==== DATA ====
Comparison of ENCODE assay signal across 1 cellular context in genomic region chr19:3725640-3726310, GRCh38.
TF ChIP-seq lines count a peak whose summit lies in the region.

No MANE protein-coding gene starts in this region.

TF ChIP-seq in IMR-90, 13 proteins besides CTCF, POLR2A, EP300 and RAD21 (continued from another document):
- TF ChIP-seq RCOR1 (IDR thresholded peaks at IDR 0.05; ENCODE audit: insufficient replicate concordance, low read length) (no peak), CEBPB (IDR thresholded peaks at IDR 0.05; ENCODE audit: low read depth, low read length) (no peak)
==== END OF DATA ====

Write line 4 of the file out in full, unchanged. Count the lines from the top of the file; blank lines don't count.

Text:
TF ChIP-seq in IMR-90, 13 proteins besides CTCF, POLR2A, EP300 and RAD21 (continued from another document):